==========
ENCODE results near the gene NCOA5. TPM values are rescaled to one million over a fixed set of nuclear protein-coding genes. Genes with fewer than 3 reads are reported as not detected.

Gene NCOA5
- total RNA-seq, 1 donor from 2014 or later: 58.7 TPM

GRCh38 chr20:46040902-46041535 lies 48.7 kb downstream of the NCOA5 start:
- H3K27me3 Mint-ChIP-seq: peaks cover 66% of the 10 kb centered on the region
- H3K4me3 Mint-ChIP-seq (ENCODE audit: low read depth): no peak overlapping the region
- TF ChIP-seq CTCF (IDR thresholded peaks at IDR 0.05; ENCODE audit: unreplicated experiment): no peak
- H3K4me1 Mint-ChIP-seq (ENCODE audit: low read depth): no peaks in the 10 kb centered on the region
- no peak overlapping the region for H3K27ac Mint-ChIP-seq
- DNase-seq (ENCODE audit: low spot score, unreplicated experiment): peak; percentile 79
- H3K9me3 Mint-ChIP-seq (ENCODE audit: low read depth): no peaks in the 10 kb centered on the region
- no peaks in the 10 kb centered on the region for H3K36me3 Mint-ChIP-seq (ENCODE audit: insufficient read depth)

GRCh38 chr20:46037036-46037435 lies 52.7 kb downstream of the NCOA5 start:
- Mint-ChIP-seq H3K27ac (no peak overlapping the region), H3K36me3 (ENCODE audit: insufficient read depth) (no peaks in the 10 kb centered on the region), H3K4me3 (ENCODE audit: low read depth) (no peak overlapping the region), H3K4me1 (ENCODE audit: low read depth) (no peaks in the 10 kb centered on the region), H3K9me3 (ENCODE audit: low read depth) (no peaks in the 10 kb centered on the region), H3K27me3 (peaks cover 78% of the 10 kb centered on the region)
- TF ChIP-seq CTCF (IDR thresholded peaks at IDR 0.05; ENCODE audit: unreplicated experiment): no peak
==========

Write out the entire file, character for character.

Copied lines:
ENCODE results near the gene NCOA5. TPM values are rescaled to one million over a fixed set of nuclear protein-coding genes. Genes with fewer than 3 reads are reported as not detected.

Gene NCOA5
- total RNA-seq, 1 donor from 2014 or later: 58.7 TPM

GRCh38 chr20:46040902-46041535 lies 48.7 kb downstream of the NCOA5 start:
- H3K27me3 Mint-ChIP-seq: peaks cover 66% of the 10 kb centered on the region
- H3K4me3 Mint-ChIP-seq (ENCODE audit: low read depth): no peak overlapping the region
- TF ChIP-seq CTCF (IDR thresholded peaks at IDR 0.05; ENCODE audit: unreplicated experiment): no peak
- H3K4me1 Mint-ChIP-seq (ENCODE audit: low read depth): no peaks in the 10 kb centered on the region
- no peak overlapping the region for H3K27ac Mint-ChIP-seq
- DNase-seq (ENCODE audit: low spot score, unreplicated experiment): peak; percentile 79
- H3K9me3 Mint-ChIP-seq (ENCODE audit: low read depth): no peaks in the 10 kb centered on the region
- no peaks in the 10 kb centered on the region for H3K36me3 Mint-ChIP-seq (ENCODE audit: insufficient read depth)

GRCh38 chr20:46037036-46037435 lies 52.7 kb downstream of the NCOA5 start:
- Mint-ChIP-seq H3K27ac (no peak overlapping the region), H3K36me3 (ENCODE audit: insufficient read depth) (no peaks in the 10 kb centered on the region), H3K4me3 (ENCODE audit: low read depth) (no peak overlapping the region), H3K4me1 (ENCODE audit: low read depth) (no peaks in the 10 kb centered on the region), H3K9me3 (ENCODE audit: low read depth) (no peaks in the 10 kb centered on the region), H3K27me3 (peaks cover 78% of the 10 kb centered on the region)
- TF ChIP-seq CTCF (IDR thresholded peaks at IDR 0.05; ENCODE audit: unreplicated experiment): no peak